Psychologist Lyn Bender analyses the increasingly erratic behaviour of Prime Minister Tony Abbott from a Freudian perspective.
TONY ABBOTT is like the man who has stepped in what a dog left behind, yet is mystified by the rank odour of everything he approaches.
The Prime Minister of Freudian slips is in full denial. He refuses to accept that he is massively and irreversibly on the nose with both his party and the electorate.
As his supporters desert him in droves, he rages against the dying of the light, refusing to comprehend his own folly. It has the makings of a Greek tragedy except that Abbott obdurately refuses to face the truth regarding his own psychopathic folly. But then, truth never was Tony's forte.
How might psychoanalyst Sigmund Freud have viewed Abbott and the attempted coup?
Probably as evidence of denial, and the spilling out of repressed and suppressed impulses and ideas.
In other words, Tony Abbott is in massively out of touch, and “Team Australia” just couldn’t hold it in any more.
For those who think that politics is the art of pretence and suppression, it's all sorted now. Tony Abbott and his minders would have us believe that it was just a little blip on the smooth sea of their faux unity.
We are not like our opponents – that socialist ALP rabble – torn by internal conflict. We are not a soap opera. We are mature grownups.
“The gentleman doth protest too much, methinks.”
In other words, if you have to keep insisting on something it's probably denial.
Freudian slips are the mistakes that reveal the (often not so well) hidden truth. They are the gaffes that betray real and unconscious intent and thoughts.
“In the same way that psycho-analysis makes use of dream interpretation, it also profits by the study of the numerous little slips and mistakes which people make — symptomatic actions, as they are called [...] I have pointed out that these phenomena are not accidental, that they require more than physiological explanations, that they have a meaning and can be interpreted, and that one is justified in inferring from them the presence of restrained or repressed impulses and intentions”. [Freud, An Autobiographical Study (1925)]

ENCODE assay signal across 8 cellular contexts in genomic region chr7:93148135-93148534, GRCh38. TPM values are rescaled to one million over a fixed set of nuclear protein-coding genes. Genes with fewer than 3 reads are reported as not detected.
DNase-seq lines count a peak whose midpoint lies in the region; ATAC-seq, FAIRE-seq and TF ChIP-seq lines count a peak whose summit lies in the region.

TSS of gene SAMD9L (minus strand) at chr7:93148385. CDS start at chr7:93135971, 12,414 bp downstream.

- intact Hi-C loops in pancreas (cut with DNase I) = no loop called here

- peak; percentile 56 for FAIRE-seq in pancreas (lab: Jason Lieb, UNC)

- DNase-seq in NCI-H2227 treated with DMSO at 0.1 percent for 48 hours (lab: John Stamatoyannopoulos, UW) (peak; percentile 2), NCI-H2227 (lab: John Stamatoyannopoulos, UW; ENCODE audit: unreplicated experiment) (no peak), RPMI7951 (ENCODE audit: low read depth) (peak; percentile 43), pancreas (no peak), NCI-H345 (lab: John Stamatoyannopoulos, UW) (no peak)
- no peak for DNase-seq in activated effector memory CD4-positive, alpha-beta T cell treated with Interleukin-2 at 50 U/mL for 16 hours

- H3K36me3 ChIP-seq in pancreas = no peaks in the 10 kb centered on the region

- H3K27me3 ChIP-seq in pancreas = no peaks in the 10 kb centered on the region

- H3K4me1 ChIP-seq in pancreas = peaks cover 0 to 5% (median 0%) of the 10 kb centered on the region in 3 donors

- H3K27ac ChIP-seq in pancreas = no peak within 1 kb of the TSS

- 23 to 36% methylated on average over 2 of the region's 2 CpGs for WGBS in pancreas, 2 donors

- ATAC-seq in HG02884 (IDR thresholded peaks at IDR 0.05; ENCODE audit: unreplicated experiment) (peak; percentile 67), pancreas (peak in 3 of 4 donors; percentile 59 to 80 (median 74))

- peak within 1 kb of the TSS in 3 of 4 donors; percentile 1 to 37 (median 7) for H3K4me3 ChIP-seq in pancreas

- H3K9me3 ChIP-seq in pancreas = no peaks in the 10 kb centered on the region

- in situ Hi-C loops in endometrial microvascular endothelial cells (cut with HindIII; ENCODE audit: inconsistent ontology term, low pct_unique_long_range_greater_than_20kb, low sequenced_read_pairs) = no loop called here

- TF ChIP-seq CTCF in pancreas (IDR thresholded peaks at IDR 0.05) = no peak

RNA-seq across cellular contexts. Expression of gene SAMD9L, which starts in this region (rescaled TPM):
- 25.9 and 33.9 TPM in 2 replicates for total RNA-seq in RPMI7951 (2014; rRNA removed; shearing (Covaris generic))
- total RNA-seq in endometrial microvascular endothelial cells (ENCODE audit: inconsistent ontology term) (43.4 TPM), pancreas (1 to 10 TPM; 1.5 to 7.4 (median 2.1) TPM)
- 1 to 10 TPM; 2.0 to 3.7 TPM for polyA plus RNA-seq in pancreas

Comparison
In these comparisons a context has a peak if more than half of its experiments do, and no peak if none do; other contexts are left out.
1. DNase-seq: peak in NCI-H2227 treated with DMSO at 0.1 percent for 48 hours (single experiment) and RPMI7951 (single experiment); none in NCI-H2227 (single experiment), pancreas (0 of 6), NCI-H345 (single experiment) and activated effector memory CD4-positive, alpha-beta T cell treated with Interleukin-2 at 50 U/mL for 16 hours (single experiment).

Critics might say that a slip is just a slip, but Freud would see this as a surface or shallow explanation.
Some research now supports his views of the unconscious.
"Excitement, absent-mindedness and disturbances of attention will clearly help us very little toward an explanation. They are only empty phrases, screens behind which we must not let ourselves be prevented from having a look.''
Abbott is now massively and, arguably, insanely in denial. Staring uncomprehendingly at the burgeoning dislike he is inciting, he fights on. Like Monty Python’s Black Knight, Abbott denies defeat even as he is dismembered.
His popularity keeps descending and, at last count, Labor leader Bill Shorten had a 48 to 30 per cent advantage over Abbott as preferred prime minister.
Yet with 40 per cent of his own party voting for anyone but Abbott in the spill, he boasted afterwards:
"I am a fighter. I know how to beat Labor Party leaders. I beat Kevin Rudd, I beat Julia Gillard, I can beat Bill Shorten as well."
Some telling Abbott gaffes include:
1. The suppository of wisdom
"No one – however smart, however well-educated, however experienced – is the suppository of all wisdom."
Sigmund says: I am totally fixated at the anal stage.
"All of us are determined to lift our game and the fundamental point I make is that the solution to all of these things is good Government, and good Government starts today."
Sigmund says: My Government has been total crap until now.
3.“We are not the Labor Party”